Charm can be harmless, but charm can also be the easiest way for a con artist to gain your good graces. We are all wired to be flattered when someone speaks nicely of us, and in human interaction, people generally want to trust one another. But when you notice excessive charm, your grifter radar should start going off in the back of your mind. When you can anticipate a con coming, it can save you from falling into a grifter’s trap.

Excessive Details

A grifter may try to distract you from the fact that you two don’t know each other or throw you off the scent of what they’re after by piling on the details. Giving excessive details is a telling sign that you should think twice about trusting that person. Gavin de Becker, the author of The Gift of Fearhas this to say about too many details:

“When people are telling the truth, they don’t feel doubted, so they don’t feel the need for additional support in the form of details. When people lie, however, even if what they say sounds credible to you, it doesn’t sound credible to them, so they keep talking.”

Forcing the Term “Team”

According to de Becker, forced teaming is one of the more sophisticated forms of manipulation. Examples of forced teaming can be: “Now we’ve done it!” or “We make a great team!”

By teaming together, you feel more connected to the grifter and feel that you’re in the same boat together. It also can be difficult to deflect forced teaming without sounding rude, which only plays to the grifter’s advantage.

 “I Promise”

Anytime you hear the words “I promise,” your grifter radar should go off. No one can truly make a promise about any product or investment. When you hear these words, they are revealing that someone is trying to convince you of something, and instead, you should believe the opposite.

Loan Sharks

A loan shark is a moneylender who charges an exorbitant rate of interest, usually under illegal conditions. Loan sharks start crossing over into the territory of grafting, as some legitimate business can be considered loan sharks. An example of a legitimate business that acts as a loan shark by the definition of the term is a company that offers payday loans.

What are Payday Loans?

Payday loans prey on those that need money quickly and do not consider the long-term impact of the debt they’re taking on. The loans operate by offering someone their paycheck earlier than they would have normally received it. Payday loans are a legitimate business, but one that should be avoided even in desperate times.

In 2015, Pew Charitable Trusts conducted a survey on payday loans, which revealed that 12 million Americans take out a payday loan each year. Those 12 million Americans have then had to pay $7 billion on fees for those loans. Payday loans will also deceive customers of the actual interest rate by disguising hiked rates in the form of fees. Effectively, the interest rate on those loans was between 300 to 500 percent APR (annual percentage rate).

Compare those rates to the highest credit card interest rates you will see around 36 percent, and you immediately wonder how payday loans are legal in the first place. It’s also worth noting that a credit card with a 36 percent interest rate is specifically targeting those with bad credit who may not be approved for a credit card with a lower APR.

Cheaper yet is a personal loan from a credit union or bank, which may cost between 10 and 25 percent APR. However, while some may not be aware of these additional options, others may have already been turned down for one of these loans, and a payday loan becomes the only option in sight.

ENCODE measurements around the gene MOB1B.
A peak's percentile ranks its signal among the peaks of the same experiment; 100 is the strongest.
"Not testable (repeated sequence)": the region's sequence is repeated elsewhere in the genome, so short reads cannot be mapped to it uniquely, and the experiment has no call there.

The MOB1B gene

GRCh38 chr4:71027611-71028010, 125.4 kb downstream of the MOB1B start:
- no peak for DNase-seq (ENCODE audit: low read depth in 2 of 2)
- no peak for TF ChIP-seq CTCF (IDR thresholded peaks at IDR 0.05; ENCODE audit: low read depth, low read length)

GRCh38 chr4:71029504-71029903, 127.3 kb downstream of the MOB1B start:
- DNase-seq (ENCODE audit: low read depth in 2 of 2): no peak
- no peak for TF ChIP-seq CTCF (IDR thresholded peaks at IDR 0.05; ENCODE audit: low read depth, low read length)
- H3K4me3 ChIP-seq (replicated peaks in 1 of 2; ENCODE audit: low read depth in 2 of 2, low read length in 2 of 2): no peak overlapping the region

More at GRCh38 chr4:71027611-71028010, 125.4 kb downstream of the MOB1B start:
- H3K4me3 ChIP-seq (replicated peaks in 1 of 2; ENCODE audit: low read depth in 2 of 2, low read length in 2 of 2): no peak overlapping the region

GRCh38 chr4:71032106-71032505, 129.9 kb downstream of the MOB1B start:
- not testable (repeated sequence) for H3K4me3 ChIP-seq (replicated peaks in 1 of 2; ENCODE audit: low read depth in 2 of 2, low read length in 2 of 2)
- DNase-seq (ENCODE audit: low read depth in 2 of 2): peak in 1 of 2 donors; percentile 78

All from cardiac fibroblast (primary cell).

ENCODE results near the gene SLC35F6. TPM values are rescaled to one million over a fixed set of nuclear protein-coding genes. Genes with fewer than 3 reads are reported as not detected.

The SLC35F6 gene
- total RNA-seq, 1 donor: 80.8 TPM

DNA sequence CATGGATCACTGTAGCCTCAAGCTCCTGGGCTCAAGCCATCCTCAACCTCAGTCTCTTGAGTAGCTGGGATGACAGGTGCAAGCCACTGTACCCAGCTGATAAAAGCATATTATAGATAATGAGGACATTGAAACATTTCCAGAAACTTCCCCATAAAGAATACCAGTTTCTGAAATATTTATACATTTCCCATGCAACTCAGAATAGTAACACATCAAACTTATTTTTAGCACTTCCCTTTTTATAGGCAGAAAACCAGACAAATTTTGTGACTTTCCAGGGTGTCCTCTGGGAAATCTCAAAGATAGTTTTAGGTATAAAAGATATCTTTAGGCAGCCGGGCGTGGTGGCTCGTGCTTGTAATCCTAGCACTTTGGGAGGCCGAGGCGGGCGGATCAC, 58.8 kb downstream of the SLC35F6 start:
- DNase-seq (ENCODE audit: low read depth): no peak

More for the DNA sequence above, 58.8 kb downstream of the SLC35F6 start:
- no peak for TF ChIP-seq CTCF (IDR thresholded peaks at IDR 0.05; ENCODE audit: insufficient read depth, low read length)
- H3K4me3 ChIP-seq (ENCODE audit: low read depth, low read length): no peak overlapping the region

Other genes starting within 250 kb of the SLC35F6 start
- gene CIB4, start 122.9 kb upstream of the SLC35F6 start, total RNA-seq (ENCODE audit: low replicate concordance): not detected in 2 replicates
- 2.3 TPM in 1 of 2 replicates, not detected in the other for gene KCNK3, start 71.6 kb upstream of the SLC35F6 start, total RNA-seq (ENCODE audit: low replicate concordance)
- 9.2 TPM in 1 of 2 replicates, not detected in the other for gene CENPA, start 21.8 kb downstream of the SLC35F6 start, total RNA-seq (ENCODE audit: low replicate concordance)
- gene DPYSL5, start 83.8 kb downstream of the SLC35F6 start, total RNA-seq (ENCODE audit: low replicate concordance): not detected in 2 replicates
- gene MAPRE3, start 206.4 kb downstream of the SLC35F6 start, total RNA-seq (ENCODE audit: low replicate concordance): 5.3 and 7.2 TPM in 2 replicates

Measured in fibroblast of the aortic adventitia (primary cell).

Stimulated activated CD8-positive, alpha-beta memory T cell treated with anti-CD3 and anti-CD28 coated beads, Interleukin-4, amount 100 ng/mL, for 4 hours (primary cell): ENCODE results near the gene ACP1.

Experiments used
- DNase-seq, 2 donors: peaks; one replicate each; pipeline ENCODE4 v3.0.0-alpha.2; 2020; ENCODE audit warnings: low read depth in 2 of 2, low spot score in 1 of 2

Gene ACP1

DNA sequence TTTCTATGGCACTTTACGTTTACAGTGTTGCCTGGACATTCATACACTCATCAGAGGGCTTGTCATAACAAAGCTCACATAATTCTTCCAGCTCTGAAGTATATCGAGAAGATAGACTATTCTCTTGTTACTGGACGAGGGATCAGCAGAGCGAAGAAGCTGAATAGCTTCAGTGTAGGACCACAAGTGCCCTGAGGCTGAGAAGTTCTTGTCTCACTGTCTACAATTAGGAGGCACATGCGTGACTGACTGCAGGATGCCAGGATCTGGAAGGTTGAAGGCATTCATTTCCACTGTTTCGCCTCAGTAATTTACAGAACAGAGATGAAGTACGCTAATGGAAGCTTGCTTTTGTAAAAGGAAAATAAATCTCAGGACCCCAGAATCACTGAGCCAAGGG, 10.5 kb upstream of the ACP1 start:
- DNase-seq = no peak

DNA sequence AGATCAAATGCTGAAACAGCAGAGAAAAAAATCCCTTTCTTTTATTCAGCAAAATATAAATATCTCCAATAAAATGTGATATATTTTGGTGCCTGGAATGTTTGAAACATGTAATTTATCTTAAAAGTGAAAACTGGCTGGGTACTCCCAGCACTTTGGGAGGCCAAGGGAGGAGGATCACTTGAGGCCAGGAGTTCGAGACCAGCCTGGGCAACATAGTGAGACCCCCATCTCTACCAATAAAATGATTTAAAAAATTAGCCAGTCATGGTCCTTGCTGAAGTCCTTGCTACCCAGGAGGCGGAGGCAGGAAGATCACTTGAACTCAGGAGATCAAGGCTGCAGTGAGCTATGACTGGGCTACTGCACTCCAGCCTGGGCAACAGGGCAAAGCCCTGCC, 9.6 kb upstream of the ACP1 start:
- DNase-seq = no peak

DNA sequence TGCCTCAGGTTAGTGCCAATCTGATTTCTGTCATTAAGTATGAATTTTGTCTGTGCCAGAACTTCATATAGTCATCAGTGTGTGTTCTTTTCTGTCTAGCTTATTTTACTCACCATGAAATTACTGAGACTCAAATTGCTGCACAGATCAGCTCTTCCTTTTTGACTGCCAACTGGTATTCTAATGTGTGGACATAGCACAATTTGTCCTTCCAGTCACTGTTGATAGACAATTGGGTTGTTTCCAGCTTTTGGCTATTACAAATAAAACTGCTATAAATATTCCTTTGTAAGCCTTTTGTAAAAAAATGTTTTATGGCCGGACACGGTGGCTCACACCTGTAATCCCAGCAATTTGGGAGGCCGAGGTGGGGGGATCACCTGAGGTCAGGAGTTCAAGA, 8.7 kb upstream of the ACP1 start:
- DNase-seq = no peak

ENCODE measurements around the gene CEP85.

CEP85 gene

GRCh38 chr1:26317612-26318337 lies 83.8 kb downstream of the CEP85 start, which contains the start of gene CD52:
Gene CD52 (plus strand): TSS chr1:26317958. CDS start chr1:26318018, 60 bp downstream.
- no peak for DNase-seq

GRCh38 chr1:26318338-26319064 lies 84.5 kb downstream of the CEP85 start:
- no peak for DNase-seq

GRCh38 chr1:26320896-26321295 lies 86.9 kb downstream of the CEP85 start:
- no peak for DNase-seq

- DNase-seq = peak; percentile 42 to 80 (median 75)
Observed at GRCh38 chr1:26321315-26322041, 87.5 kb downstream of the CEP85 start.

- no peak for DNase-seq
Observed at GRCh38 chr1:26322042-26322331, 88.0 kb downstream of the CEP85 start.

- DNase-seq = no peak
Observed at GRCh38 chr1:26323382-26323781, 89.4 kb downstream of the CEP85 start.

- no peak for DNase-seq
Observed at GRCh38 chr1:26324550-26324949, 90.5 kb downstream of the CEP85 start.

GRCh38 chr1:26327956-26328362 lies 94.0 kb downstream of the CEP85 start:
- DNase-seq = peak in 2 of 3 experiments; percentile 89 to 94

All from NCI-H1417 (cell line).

If you need money to pay the rent and fear eviction, consider other options before taking a payday loan. It’s worth asking your landlord for an extension rather than resorting to a payday loan that will leave you in much worse shape soon after your bill has been paid.

Payday loans have gone under recent regulation and sometimes prohibition by certain states in recent years. In addition to the District of Columbia, here are the states that have prohibited or heavily regulated payday loans:

  • Arizona
  • Arkansas
  • Connecticut
  • Georgia
  • Maryland
  • Massachusetts
  • New Jersey
  • New York
  • North Carolina
  • Pennsylvania
  • Vermont
  • West Virginia

In their place, new loan ventures are being offered that continue to gouge consumers with no other option, although not quite as egregiously as a typical payday loan. For example, OppLoans offers loans ranging from $500 to $4,000, with an APR between 99 and 199 percent. Terms of the loan range from six to 36 months.

However, in 2018, the federal Office of the Comptroller of the Currency declared that banks could write loans for any amount under $5,000 and not be subjected to typical underwriting rules. By not holding banks to the normal underwriting standards, loans can be issued to those with below-average credit.

Despite payday loans being outlawed in many states, the majority of the U.S. still offers this type of loan. The Community Financial Services Association of America estimates that there are 18,600 payday loan locations throughout the U.S., and those companies have loaned out around $38.5 billion to 19 million households.

Illegal Loan Sharks

With the reduction of official payday loans, illegal loan sharks have more of a chance of preying on needy borrowers. Illegal loan sharks are often operated by organized crime. When a borrower defaults on their loan, the lender may threaten violence or blackmail the borrower into coming up with the funds.

Title Loans

Similar to payday loans are title loans, which have high-interest rates and short terms, making it challenging for borrowers to pay back. A title loan is a “secured loan,” which means that the borrower can obtain a loan by offering something of value as collateral. If the person defaults on the loan, the lender can seize the asset used to secure the loan. Often, the collateral is the title to a car or a future cash payment owed to the borrower.

Famous Grifters and Grifters in Entertainment

Many of the famous swindlers have had books, movies, or streaming documentaries that detail their crimes. Here are a few you may recognize:

Elizabeth Holmes

Soon to be the subject of a movie titled Bad Blood starring Jennifer Lawrence, Holmes is the ex-CEO of Theranos, a medical testing company. Holmes claimed that her company could run hundreds of tests from a small prick of blood, but that was a lie. Holmes is currently under investigation for fraud, and you can watch how she went about her scheme on the Netflix documentary The Inventor: Out for Blood in Silicon Valley.

Anna Sorokin

The subject of the new Netflix series Inventing Anna, Sorokin, a Russian immigrant to Germany, fooled many into believing she was a European heiress. She came into prominence when New York Magazine published an article about her high-society life, which spurred on more publications to do their own pieces on the grifter. Anna is currently in prison at Rikers Island for fraud charges.

Anthony Gignac

Anthony Gignac was born in Columbia but moved to Miami, Florida, where he convinced people he was a Saudi prince. Gignac repeatedly swindled Miami residents, a place known as the “capital city of fraud.” Gignac plead guilty in May 2018 of identity theft, impersonating a foreign government official, and fraud.